‘COMFORT WOMEN’ IN ASIA: ALONE IN ATROCITY, TOGETHER FOR JUSTICE

Monday Nov 3rd, 2014, New College, University of Toronto

Reviewed by Lise Watson

This moving event presented as part of Holocaust Education Week in Toronto proved that using art as a way to heal emotional and physical trauma can do wonders.  ’Comfort Women’ is a euphemism for prostitute that is applied to the 200,000 or so women in forced into sexual slavery by the Imperial Japanese Army during the Asia-Pacific war from 1941 – 45.

My awareness of their very existence and their plight came only recently, but the struggle for acknowledgement and compensation has been a long one.  Toronto ALPHA (Association for Learning and Preserving the History of WWII in Asia) is dedicated to creating awareness and support for the ‘Comfort Women’ in their quest for an official Japanese Government apology and justice for all survivors.  And throughout this evening we were reminded of the power of storytelling and art in the process of healing.

We heard from a variety of academics and artists, all committed to sharing and educating on a subject which is very difficult.  It’s a challenging task but so necessary if a way towards reconciliation and peace is to be achieved.

A trailer for the upcoming documentary, directed by Tiffany Hsiung, “Within Every Woman” was beautiful if heart wrenching as we met with survivors, or ‘The Grandmothers’ as they are lovingly referred to, some of whom only recently began to reveal the horrors of the past.  Women from Korean, the Philippines, Indonesia and China were brought together for first time to share and gain strength from communicating their shared experiences.  When it is completed and released next year, this film will go a long way in contributing to the healing and awareness objectives of these precious women.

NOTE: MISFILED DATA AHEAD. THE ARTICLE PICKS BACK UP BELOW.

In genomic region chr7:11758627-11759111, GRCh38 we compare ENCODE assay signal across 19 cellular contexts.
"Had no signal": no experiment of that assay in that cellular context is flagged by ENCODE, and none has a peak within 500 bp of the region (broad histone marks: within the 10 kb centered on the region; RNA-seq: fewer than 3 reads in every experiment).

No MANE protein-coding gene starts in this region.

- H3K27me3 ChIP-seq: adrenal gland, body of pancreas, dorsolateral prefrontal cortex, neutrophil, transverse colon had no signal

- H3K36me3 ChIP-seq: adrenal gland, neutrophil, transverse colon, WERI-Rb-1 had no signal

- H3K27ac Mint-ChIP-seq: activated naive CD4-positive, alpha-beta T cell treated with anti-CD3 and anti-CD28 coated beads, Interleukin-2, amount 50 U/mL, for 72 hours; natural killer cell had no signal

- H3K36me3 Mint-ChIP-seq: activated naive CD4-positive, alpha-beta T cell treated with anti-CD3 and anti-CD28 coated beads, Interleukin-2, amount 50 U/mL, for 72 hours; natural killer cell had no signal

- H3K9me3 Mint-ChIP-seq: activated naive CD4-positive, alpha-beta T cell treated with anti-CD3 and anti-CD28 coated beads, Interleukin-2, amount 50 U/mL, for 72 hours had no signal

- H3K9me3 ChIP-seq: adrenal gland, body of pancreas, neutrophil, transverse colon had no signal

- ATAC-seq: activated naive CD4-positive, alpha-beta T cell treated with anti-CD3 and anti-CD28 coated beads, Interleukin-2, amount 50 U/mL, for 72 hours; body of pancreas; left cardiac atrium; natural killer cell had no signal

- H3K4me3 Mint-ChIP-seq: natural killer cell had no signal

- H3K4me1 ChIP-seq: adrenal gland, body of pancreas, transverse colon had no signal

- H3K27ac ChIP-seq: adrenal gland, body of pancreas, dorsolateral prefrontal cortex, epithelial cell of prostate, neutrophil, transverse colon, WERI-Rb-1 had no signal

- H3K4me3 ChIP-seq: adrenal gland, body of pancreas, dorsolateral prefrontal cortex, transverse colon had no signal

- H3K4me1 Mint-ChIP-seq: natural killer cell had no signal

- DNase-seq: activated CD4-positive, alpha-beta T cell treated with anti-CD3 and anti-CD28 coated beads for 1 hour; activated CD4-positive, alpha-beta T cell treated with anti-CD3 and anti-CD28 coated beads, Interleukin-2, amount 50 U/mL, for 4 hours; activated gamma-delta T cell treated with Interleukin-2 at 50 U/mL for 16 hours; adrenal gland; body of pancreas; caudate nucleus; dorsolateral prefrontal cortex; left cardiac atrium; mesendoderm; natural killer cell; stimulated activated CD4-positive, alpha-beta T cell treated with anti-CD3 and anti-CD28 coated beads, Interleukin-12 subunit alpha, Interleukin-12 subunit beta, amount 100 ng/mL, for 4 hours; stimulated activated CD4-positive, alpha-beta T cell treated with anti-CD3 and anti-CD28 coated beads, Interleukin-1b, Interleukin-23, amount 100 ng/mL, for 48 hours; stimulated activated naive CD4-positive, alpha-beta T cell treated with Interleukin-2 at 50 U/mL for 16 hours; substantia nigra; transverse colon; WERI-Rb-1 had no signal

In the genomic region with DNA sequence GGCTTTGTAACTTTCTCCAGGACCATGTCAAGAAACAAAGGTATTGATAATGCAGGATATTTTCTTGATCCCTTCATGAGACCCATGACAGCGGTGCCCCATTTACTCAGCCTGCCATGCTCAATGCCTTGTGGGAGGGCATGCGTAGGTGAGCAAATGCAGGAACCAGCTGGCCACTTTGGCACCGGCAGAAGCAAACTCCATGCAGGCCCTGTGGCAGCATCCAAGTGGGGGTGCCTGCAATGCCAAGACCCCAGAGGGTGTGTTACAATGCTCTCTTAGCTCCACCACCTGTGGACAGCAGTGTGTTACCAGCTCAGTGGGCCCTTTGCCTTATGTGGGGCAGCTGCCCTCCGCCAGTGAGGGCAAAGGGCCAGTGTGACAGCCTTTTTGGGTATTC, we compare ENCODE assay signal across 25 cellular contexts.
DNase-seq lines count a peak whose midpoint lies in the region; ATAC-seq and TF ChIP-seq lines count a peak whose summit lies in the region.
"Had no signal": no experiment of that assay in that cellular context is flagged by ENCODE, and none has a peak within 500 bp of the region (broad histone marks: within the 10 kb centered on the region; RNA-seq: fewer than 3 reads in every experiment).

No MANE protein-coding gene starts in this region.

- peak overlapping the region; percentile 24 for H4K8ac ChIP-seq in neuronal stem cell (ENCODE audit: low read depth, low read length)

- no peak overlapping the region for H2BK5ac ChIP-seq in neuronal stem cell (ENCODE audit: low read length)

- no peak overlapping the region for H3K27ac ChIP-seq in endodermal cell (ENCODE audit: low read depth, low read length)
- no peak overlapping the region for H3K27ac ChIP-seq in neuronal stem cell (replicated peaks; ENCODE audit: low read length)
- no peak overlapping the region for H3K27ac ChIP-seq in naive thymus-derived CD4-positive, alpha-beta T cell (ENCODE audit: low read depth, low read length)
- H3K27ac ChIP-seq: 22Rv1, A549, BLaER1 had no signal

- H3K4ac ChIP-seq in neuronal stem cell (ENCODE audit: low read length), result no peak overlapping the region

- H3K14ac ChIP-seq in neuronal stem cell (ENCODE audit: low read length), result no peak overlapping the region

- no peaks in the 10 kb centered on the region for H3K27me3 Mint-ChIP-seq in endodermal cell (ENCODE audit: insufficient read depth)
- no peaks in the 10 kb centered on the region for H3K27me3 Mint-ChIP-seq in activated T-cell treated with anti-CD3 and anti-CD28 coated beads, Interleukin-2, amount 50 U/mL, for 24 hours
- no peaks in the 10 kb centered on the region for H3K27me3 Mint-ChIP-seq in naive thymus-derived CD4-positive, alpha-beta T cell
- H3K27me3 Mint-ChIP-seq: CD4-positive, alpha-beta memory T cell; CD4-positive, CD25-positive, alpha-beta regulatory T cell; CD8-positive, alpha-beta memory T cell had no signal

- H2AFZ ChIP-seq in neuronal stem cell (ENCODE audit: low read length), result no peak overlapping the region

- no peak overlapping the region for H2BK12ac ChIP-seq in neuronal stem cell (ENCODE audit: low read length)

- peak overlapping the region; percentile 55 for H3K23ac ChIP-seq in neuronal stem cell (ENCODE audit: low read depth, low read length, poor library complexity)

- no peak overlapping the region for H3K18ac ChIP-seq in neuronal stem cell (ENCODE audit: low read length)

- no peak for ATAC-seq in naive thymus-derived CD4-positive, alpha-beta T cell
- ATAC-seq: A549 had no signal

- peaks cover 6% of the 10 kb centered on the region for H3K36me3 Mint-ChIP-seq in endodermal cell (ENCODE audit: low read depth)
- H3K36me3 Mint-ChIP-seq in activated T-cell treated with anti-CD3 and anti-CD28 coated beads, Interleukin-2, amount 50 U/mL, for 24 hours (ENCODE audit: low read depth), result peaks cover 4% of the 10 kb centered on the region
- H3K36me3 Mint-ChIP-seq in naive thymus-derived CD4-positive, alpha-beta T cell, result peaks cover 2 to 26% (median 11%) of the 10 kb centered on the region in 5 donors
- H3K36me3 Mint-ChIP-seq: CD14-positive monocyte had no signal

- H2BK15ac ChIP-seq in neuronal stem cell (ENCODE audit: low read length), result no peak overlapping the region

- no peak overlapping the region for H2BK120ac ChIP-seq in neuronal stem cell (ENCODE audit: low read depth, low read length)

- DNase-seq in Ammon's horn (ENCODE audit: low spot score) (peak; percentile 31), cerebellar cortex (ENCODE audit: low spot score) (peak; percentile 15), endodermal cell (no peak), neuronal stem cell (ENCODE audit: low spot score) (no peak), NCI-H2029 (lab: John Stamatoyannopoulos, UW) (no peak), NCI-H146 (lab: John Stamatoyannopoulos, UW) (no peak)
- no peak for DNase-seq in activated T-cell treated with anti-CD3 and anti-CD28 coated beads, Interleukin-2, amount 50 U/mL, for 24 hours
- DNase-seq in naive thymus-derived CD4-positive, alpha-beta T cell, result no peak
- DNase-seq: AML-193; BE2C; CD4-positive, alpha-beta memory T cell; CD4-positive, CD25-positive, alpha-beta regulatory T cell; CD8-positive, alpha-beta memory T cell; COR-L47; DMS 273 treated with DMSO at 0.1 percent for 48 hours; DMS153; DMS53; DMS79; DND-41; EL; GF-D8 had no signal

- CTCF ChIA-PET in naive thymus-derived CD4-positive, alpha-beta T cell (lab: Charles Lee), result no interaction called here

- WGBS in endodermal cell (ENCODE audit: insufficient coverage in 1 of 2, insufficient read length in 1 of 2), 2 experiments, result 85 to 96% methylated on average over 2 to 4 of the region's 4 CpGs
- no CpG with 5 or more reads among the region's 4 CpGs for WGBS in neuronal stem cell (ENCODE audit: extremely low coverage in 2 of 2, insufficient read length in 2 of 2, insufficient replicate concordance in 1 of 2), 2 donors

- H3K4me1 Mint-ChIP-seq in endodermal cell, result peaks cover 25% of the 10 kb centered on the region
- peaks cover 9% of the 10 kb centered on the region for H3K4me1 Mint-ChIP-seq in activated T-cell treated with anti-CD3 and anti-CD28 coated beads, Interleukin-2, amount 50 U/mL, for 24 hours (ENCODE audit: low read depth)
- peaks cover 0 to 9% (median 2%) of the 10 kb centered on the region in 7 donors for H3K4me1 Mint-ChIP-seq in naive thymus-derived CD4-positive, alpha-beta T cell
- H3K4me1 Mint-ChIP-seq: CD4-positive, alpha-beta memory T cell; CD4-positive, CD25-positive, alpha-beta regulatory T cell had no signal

Thea van der Wal, author of the memoir “I Thought You Should Know” gave an emotional interview recounting her early years of growing up in a prison camp in Indonesia, and the pain she continues to suffer after finding out after her mother’s death, that her mother had been forced into sexual slavery.

Joshua Pilzer, Associate Professor of Ethnomusicology, Faculty of Music, University of Toronto
and author of “Hearts of Pine: Songs in the Lives of Three Korean Survivors of the Japanese ‘Comfort Women'” gave a fascinating presentation of some of these special songs he has collected.

The evening wrapped up with a panel discussion of how survivors struggle for justice and strive for peace and reconciliation, with guests Angela Lytle, Executive Director, Women’s Human Rights Education Institute OISE, University of Toronto, Diana Tso Performer/Playwright/Poet/Storyteller/Artist in Education Artistic Director of Red Snow Collective, and Flora Chong, Executive Director, Toronto Association of Learning and Preserving the History of WWII in Asia.

It was an emotionally draining evening but so very worthwhile.  Toronto ALPHA is to be commended for presenting a fine evening.    This was co-presented with The Equity Studies Program – New College at the University of Toronto, and the Sarah and Chaim Holocaust Education Centre.

http://www.torontoalpha.org

 

 

 

 

 

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